Key Highlights of the Fiscal Year 2017 OIG Work Plan


On November 10, 2016, the Department of Health and Human Services (HHS) Office of Inspector General (OIG) released its annual Work Plan for Fiscal Year (FY) 2017. The 2017 Work Plan identifies audits and evaluations that the OIG plans to initiate as new projects beginning in FY 2017. The Work Plan also includes ongoing projects initiated prior to FY 2017, as well as revised projects that will undergo changes beginning in FY 2017. Finally, the Work Plan lists projects that have been completed since the issuance of the FY 2016 Work Plan.

Similar to previous versions, a significant overlap exists between the OIG Work Plan for FYs 2016 and 2017. However, the FY 2017 Work Plan also contains a substantial number of new initiatives, including: skilled nursing facility (SNF) reimbursement; hospice compliance with Medicare requirements; Medicare payments for service dates after individuals’ dates of death; and implementation of the Quality Payment Program (QPP). The FY 2017 Work Plan also revises several initiatives since FY 2016, including: review of long-term-care employee background checks; inpatient rehabilitation payment system requirements; and ambulance services supplier compliance with payment requirements.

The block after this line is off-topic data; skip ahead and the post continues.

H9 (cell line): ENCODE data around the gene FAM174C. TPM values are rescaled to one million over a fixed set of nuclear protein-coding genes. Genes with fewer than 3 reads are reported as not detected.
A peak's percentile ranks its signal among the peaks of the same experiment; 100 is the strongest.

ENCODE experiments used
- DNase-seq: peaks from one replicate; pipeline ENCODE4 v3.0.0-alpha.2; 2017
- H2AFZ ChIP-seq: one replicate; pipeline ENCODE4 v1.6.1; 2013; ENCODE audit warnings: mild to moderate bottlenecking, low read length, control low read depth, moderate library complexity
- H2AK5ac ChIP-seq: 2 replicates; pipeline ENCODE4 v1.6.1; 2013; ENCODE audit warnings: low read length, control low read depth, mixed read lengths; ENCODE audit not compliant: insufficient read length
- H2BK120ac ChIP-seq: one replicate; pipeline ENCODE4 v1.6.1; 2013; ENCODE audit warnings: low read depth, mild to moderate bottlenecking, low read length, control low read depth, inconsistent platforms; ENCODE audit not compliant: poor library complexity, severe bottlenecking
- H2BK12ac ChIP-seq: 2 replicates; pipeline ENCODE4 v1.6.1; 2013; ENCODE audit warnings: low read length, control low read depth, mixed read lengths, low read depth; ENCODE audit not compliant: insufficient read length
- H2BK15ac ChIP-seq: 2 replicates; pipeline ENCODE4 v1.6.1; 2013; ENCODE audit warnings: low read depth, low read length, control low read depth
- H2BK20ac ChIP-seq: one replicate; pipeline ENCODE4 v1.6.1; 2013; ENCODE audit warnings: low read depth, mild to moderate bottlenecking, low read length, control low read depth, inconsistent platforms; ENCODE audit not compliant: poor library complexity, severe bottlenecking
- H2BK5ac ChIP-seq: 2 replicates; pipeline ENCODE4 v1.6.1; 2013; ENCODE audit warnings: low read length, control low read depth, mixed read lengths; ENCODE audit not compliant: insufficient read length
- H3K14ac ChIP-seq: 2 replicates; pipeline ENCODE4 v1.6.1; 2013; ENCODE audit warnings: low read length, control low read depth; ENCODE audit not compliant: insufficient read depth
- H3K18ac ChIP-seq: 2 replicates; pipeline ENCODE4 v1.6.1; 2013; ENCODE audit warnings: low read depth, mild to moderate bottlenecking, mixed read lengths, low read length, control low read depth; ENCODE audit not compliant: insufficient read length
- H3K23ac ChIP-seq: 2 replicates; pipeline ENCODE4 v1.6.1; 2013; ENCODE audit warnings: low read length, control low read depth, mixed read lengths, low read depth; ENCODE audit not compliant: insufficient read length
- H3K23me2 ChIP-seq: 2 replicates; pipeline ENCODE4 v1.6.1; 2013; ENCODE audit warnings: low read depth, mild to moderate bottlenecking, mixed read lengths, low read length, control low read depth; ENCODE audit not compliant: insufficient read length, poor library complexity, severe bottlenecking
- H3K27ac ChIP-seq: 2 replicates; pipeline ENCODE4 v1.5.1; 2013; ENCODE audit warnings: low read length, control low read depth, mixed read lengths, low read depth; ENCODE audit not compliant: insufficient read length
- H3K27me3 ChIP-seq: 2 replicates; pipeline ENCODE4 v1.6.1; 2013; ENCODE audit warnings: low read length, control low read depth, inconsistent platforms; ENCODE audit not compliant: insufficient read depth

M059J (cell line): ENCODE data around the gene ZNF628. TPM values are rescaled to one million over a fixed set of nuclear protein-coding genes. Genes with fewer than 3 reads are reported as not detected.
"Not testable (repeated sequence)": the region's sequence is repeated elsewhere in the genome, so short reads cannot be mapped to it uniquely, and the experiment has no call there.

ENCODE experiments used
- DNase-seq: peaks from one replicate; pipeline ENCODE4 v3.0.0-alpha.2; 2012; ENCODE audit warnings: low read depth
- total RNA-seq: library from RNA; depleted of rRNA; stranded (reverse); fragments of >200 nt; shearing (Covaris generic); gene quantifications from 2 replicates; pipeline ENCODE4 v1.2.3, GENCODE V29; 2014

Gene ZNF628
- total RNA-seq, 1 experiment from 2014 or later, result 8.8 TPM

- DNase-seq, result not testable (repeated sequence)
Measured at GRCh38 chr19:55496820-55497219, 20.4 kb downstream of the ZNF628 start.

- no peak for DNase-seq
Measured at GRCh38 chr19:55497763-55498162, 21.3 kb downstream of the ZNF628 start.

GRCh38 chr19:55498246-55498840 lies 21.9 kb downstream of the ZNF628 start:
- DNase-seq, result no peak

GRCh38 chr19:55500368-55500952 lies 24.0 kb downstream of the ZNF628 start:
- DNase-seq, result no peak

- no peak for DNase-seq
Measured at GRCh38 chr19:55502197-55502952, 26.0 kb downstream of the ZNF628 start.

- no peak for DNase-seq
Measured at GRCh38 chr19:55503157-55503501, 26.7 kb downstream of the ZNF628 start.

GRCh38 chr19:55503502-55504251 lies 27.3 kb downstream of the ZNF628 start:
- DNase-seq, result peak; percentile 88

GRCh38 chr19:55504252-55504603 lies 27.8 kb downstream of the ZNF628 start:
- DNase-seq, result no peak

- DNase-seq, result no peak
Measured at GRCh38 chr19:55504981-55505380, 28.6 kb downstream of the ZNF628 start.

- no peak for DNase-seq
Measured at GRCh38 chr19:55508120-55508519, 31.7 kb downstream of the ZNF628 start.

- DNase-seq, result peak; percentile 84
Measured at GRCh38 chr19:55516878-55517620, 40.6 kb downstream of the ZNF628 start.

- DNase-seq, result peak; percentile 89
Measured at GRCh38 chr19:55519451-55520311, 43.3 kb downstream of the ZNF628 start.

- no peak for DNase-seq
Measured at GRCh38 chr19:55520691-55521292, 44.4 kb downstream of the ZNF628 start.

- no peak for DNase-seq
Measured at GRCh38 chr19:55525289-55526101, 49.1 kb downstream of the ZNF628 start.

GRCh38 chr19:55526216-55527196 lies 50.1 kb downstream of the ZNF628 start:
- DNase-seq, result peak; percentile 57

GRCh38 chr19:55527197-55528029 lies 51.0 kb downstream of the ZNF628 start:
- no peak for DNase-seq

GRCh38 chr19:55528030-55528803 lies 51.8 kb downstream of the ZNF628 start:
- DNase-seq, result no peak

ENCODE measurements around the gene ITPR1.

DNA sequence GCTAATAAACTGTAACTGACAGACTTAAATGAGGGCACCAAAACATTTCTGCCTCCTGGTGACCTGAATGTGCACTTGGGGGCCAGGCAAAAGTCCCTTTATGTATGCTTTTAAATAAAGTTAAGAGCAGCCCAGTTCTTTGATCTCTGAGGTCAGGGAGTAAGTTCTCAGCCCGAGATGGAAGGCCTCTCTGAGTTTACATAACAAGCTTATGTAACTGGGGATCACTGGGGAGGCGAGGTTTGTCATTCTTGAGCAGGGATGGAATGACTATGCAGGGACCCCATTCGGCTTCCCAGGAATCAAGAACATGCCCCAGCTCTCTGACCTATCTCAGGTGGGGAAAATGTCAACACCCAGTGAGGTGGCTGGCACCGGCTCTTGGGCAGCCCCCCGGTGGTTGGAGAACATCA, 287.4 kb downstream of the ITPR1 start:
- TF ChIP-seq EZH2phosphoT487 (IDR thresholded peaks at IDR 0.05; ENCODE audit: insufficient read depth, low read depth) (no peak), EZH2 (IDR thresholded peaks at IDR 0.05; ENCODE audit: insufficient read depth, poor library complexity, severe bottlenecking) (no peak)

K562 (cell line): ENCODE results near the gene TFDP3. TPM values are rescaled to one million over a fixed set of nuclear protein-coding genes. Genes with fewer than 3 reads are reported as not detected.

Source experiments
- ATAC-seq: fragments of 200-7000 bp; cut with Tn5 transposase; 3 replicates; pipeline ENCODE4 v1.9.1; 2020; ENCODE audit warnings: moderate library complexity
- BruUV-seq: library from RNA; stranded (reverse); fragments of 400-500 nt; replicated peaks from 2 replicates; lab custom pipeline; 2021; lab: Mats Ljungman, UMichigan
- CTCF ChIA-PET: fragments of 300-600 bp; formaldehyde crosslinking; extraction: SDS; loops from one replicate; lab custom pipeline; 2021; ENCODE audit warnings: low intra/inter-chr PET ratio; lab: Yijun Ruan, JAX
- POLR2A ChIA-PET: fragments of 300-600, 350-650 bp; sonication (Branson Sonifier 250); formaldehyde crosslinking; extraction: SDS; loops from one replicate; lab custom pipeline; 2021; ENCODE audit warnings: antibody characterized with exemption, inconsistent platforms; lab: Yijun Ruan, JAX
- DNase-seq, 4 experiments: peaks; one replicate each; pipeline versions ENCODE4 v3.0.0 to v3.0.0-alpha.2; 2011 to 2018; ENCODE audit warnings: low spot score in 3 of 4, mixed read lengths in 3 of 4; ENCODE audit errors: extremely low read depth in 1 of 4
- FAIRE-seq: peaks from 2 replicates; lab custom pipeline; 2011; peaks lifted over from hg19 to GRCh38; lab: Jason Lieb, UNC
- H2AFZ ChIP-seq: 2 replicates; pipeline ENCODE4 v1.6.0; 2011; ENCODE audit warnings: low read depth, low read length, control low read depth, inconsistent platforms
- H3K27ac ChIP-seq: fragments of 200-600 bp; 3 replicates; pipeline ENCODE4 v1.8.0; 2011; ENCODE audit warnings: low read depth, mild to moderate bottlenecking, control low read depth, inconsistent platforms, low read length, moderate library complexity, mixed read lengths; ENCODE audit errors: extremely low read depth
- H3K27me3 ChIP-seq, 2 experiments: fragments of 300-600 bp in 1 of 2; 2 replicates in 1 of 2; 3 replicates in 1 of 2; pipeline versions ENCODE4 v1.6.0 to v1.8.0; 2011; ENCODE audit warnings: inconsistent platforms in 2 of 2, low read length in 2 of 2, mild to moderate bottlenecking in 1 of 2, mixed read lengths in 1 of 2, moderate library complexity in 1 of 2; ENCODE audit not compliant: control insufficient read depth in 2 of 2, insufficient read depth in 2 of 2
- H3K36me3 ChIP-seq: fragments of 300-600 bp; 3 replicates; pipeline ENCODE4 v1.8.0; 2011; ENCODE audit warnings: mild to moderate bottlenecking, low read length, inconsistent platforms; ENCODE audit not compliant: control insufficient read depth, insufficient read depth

The OIG protects the integrity of the Medicare and Medicaid programs through its directed reviews and audits. This brief underscores both new and revised reviews that will affect a broad range of Medicare and Medicaid providers and suppliers. Strategic Management selected reviews based on current client practice areas, high risk areas, and new initiatives. The OIG Office of Audit Services (OAS) or the OIG Office of Evaluation and Inspection (OEI) perform the reviews noted below. Health care providers and organizations may use the FY 2017 OIG Work Plan to identify corporate compliance risks, prioritize audit focus areas, and facilitate compliance program activities.



Incorrect Medical Assistance Days Claimed by Hospitals (New) – Medicare allows participating hospitals that serve a disproportionate share of low-income patients to claim a disproportionate share of hospital payments. These payments are calculated based on the number of Medicaid patient days that the hospitals furnish. Hospitals provide this information in Medicare cost reports to Medicare administrative contractors (MACs). The OAS will review whether MACs properly settled the cost reports for disproportionate share payments in accordance with federal requirements.

Case Review of Inpatient Rehabilitation Hospital Patients Not Suited for Intensive Therapy (New) – Freestanding inpatient rehabilitation (rehab) hospitals, which provide intensive rehab therapy after injury, illness, or surgery, must only admit patients suited for intensive therapy. The OEI will review a sample of rehab hospitals to determine whether patients participated in and benefited from the therapy. The OEI will also identify patients that were not suited for such therapy, and note reasons for their inability to participate and benefit from therapy.